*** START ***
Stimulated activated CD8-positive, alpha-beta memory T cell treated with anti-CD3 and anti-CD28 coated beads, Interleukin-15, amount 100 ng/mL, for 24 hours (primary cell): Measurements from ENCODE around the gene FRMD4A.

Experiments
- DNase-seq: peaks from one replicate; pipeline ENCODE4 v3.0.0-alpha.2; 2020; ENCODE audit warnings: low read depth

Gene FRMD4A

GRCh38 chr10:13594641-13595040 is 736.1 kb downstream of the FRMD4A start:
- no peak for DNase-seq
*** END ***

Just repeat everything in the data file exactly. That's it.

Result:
Stimulated activated CD8-positive, alpha-beta memory T cell treated with anti-CD3 and anti-CD28 coated beads, Interleukin-15, amount 100 ng/mL, for 24 hours (primary cell): Measurements from ENCODE around the gene FRMD4A.

Experiments
- DNase-seq: peaks from one replicate; pipeline ENCODE4 v3.0.0-alpha.2; 2020; ENCODE audit warnings: low read depth

Gene FRMD4A

GRCh38 chr10:13594641-13595040 is 736.1 kb downstream of the FRMD4A start:
- no peak for DNase-seq